The tipping point


I believe I stiffed a server once. Senior year, my roommates and I went to Washington, D.C., on a lark. The four of us went to dinner at a restaurant that tried to be fancy but wasn’t quite there. The poor waiter brought it on himself early.

“What is ‘Seafood Newburg?’ someone asked. The waiter looked cross. “It’s seafood prepared in the Newburg style,” he replied. I kid you not.

It went downhill from there. He served us water in a metal pitcher that tasted off, and we asked for it to be exchanged. He refused. Someone accused him of trying to poison us. Words were exchanged, and we left in a hurry, convinced that our waiter would try to do us harm.

But not before we paid. Throwing our cash on the table, we had just enough for the bill and a handful of coins over that. If I said the guy had a dollar tip, I’d be exaggerating. There was a brief discussion as to whether he should have more, but someone said that was more than enough. We scooted before he chased after us and doused us with poisoned water.

I’m sure we pushed his buttons; but sorry, dude — you can’t skate with that “Seafood Newburg” answer and get away with it.

Today, tipping is being re-examined. Some restaurants have done away with it, to emphasize that servers are professionals who get paid to provide excellent service. Customers respond that they should have the right to determine the size of the tip based on the service. Regardless of the policy, I’m sure there will be people like my dad’s friend Tony, who would slip the busboy a couple bucks to make sure the bartender didn’t short him on his next pour.

In the meantime, for those of you unaware of what “Seafood in the Newburg style” actually is, here’s a recipe for your edification. It is a classic and elegant dish, with lobster, scallops and shrimp in a sherry-flavored cream sauce. This version, attributed to Boston’s Union Oyster House, has it served vol-a-vent (in a puff pastry), but you can also serve it over rice or linguine.

Seafood Newburg (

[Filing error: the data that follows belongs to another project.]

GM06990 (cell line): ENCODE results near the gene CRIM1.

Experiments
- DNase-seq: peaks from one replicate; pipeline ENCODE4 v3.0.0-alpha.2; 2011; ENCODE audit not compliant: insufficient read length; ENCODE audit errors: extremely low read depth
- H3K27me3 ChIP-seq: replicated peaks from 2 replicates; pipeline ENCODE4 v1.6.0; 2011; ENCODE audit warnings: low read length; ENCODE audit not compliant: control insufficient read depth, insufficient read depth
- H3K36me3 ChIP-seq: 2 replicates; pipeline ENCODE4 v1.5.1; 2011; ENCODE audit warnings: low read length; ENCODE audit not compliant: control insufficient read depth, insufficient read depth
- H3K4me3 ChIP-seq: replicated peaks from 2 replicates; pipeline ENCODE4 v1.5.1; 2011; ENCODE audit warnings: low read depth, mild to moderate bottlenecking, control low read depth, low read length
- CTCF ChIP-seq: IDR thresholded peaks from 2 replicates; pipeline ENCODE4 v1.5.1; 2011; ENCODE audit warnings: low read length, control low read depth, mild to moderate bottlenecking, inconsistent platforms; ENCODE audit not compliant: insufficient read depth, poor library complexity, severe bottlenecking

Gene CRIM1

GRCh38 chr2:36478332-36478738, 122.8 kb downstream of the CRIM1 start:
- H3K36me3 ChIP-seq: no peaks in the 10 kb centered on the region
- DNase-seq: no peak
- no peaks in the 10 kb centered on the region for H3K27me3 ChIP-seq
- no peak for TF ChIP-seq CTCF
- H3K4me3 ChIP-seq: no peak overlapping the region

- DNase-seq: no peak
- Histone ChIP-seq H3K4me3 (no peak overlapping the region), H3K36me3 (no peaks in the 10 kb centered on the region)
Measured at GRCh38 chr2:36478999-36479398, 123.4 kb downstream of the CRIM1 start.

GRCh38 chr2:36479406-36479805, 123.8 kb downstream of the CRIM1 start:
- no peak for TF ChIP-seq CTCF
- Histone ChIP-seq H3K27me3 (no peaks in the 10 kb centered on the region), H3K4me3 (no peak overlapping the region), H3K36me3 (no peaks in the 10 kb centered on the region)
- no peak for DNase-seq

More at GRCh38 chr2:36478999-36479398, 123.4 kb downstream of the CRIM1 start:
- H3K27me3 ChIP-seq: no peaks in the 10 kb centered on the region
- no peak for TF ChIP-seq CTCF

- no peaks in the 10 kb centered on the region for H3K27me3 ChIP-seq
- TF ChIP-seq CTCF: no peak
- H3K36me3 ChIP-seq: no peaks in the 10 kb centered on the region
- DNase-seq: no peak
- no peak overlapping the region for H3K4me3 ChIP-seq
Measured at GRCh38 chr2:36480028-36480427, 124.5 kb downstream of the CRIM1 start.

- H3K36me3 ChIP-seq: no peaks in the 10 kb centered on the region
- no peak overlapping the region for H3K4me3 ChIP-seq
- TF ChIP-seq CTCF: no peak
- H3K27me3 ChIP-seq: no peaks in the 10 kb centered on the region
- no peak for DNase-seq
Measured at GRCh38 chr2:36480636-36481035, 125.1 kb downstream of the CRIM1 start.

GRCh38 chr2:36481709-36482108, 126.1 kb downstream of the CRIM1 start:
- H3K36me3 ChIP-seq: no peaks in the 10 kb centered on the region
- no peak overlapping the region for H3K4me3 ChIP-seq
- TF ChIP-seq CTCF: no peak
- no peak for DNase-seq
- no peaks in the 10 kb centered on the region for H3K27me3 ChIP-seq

Kosher salt, to taste

2 (1 1⁄2–2-lb.) live lobsters

8 tbsp. unsalted butter

2 carrots, chopped

2 stalks celery, chopped

1 medium yellow onion, chopped

1 lb. medium sea scallops

1 lb. medium shrimp, peeled and deveined, tails removed

2 tbsp. flour

1⁄4 cup dry sherry

1⁄4 cup half & half

2 tsp. hot sauce

1 tsp. Worcestershire sauce

1⁄4 tsp. ground white pepper

1 egg yolk

4 vol-au-vent ( article/techniques/how-to-make-vol-au-vent)


1. Bring a large pot of salted water to a boil. Cook lobsters 5 minutes; drain and transfer to an ice bath until cold. Drain lobsters; separate claws and tails, reserving legs. Halve tails lengthwise and remove meat; crack claws and remove meat. Roughly chop lobster meat; chill until ready to use. Roughly chop legs and shells.

2. Add 3 tbsp. butter to pot; melt over medium-high. Cook carrots, celery, and onion until soft, 6–8 minutes. Stir in chopped legs and shells and 8 cups water; boil. Reduce heat to medium; cook 1 1⁄2 hours. Strain stock and return to pot; simmer until reduced by three-quarters, 1 hour.

3. Melt remaining butter in a 6-qt. saucepan over medium-high. Cook scallops and shrimp until just cooked, 4–5 minutes; transfer to a bowl. Sprinkle flour into pan; cook 2 minutes. Whisk in reserved stock; boil. Reduce heat to medium; stir in sherry, half & half, hot and Worcestershire sauces, white pepper, and salt and cook until thickened, 6–8 minutes. Whisk 1 cup sauce with yolk in a bowl and return to pan; add reserved seafood; cook 2 minutes. Divide vol-au-vent bottoms between plates and ladle seafood mixture over top; top with vol-au-vent lids.

Serve with poisoned water.


Nick Roumel is a principal with Nacht & Roumel, PC, a firm in Ann Arbor specializing in employment and civil right litigation. He also has many years of varied restaurant and catering experience, has taught Greek cooking classes, and writes a food/restaurant column for “Current” magazine in Ann Arbor. Follow him at @nickroumel.